Furthermore, in Nobody’s presentation of pieces of the intimate lives of Mike Brown (Despite a troublesome academic environment, “Brown like, many teenagers of color, had a positive and eclectic set of aspirations. He wanted to learn sound engineering, play college football, become a rap artist, and be a heating and cooling technician; he also wanted to be famous.”) or Sandra Bland (“…Bland was a 2009 graduate of Prairie View A&M. She majored in agriculture, played in the school band, and was a member of the Sigma Gamma Rho sorority.”) or the more ordinary aspects of life for Jordan Davis and Freddie Gray– we are better able to see ourselves within them. 

Image result for marc lamont hill nobody                                                                                                                                           

(photo via amazon.com)

“Brown’s story is a testament to how race and class, as well as other factors like gender, sexuality, citizenship, and ability status, conspire to create a dual set of realities in twenty-first-century America. For the powerful, justice is a right; for the powerless, justice is an illusion.”

Not only does ‘Nobody’ help us to better connect the dots as to the “why’s” and “how’s” of these injustices, but (I dare say) it also allows us to see that those who are deemed a “nobody” in the corrupt parts and eyes of the American political system can really be all of us in one way or another. And brings forth the frightening realization that: many of us, especially people of color, are connected to the “nobody”: wealthy or poor or disabled or “respectable” or teenaged. With our hands up or asking questions pertaining to our rights or running away. We walk to the store, we stop for gas, we play music we love, we make eye contact with each other. We exist and try to live our lives both as freely as possible and at times, as mundanely and low key as we please. We are all nobodies and–we are somebodies. We are all  a beautiful and valuable piece existing in this mosaic of the ugly idea of a nobody. And in knowing that, we know the most frightening call to action ever: that a nobody, can be anybody.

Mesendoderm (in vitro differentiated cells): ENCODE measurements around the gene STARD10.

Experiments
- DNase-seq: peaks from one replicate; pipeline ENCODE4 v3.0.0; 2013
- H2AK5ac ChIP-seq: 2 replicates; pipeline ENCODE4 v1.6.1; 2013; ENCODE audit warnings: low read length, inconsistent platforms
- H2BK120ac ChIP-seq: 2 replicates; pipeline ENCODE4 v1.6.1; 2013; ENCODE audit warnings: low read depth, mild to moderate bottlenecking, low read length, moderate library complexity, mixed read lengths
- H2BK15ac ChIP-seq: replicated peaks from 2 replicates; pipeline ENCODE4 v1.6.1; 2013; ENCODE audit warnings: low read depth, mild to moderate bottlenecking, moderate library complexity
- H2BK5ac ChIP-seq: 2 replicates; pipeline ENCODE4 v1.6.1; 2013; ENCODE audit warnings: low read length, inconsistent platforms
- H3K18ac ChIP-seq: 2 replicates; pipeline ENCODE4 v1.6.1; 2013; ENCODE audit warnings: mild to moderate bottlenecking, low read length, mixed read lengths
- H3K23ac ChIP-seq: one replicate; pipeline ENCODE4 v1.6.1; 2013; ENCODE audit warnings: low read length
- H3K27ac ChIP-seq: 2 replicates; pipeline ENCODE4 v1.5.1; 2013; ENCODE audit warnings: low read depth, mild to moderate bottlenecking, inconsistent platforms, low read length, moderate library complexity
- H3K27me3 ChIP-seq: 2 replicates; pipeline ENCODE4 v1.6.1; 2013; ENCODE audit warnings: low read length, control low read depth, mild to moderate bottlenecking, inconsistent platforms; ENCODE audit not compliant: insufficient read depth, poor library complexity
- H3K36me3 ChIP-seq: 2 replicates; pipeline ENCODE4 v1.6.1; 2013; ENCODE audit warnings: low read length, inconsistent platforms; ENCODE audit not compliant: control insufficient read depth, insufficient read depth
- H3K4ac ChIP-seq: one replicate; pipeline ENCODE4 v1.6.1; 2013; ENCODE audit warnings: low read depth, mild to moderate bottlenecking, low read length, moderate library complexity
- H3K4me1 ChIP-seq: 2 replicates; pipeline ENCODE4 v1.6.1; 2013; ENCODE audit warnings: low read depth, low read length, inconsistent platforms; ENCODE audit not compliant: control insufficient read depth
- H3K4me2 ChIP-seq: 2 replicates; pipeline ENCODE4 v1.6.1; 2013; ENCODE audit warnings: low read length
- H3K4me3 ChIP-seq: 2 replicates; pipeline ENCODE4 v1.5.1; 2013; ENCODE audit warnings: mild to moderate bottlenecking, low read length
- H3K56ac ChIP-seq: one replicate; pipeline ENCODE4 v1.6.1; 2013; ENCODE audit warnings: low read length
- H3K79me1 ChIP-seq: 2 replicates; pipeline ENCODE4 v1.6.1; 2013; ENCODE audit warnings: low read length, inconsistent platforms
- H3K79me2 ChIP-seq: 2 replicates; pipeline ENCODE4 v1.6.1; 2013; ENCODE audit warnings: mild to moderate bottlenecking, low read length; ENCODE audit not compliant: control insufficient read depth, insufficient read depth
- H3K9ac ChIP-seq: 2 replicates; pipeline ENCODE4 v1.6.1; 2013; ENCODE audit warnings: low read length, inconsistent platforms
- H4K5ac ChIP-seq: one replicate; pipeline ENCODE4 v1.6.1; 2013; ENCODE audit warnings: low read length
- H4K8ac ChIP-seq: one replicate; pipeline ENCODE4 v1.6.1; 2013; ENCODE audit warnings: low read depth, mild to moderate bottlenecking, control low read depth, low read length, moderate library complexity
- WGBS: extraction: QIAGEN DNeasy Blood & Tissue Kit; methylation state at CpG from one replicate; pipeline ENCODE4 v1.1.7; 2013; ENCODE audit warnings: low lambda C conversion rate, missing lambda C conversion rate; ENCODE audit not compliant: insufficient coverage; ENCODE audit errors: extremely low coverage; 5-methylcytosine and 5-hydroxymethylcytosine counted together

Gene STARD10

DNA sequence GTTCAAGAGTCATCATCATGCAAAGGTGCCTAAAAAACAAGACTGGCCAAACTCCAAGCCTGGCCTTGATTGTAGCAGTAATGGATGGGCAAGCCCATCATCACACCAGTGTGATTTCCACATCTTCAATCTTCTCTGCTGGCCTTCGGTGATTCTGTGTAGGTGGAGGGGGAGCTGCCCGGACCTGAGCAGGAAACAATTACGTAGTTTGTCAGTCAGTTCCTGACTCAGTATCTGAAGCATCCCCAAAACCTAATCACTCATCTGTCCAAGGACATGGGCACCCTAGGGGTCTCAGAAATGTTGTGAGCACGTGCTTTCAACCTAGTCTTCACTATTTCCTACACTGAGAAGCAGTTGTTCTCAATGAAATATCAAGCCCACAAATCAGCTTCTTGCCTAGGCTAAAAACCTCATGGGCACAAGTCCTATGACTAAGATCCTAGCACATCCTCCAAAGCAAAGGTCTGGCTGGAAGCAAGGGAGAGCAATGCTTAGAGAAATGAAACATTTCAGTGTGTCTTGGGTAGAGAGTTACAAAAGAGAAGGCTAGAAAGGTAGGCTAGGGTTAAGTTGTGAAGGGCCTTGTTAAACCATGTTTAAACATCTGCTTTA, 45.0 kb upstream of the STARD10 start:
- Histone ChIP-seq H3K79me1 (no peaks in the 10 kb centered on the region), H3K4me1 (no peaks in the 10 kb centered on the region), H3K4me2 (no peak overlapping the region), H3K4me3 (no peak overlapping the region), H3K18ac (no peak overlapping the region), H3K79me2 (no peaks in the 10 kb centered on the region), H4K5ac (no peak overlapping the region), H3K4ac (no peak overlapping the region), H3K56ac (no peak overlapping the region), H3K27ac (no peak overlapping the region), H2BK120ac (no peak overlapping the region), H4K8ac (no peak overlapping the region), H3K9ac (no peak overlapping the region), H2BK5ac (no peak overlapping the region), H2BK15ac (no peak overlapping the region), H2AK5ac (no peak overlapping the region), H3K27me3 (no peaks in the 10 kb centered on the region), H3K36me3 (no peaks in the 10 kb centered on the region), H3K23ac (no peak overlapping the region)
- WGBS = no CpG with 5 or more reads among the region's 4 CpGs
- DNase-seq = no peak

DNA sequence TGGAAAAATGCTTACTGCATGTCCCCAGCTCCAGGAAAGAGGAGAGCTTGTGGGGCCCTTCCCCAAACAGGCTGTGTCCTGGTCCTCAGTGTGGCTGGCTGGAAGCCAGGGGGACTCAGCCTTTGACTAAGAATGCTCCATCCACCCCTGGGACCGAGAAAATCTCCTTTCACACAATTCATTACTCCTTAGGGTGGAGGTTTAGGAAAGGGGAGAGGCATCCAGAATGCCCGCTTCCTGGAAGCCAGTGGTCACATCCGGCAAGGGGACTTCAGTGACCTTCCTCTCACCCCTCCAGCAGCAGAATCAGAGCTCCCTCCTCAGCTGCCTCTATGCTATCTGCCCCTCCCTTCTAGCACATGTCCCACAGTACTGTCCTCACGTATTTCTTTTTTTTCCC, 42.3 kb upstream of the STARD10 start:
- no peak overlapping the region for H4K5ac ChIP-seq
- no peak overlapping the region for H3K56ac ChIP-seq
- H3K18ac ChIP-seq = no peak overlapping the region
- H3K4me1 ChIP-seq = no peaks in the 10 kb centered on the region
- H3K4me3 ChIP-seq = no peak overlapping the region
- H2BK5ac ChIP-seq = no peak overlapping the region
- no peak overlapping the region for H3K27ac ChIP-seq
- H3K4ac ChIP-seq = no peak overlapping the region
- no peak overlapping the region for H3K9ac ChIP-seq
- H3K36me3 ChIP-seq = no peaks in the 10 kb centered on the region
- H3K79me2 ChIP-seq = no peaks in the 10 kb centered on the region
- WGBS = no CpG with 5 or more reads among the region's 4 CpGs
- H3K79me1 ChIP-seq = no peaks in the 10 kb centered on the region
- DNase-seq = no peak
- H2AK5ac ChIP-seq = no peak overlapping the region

“It would be easy, given the logic of the current moment, to individualize this crisis. We could say that our problems are the work of a few bad apples and that the great majority of police, prosecutors, politicians, corporations–indeed the great majority of the nation–frowns on the exploitation of the vulnerable….Regardless of our individual or collective intentions, we are nonetheless bound up in a state of emergency in this nation. In order to repair the damage that has been done, we must craft a new set of frameworks of our economy, for our schools, for our justice system, for public housing….We must reinvest in communities. We must imagine the world that is not yet.”

location: evolving.

6 Sep

It’s been a while, I’m not who I was before
You look surprised, your words don’t burn me anymore
Been meaning to tell you, but I guess it’s clear to see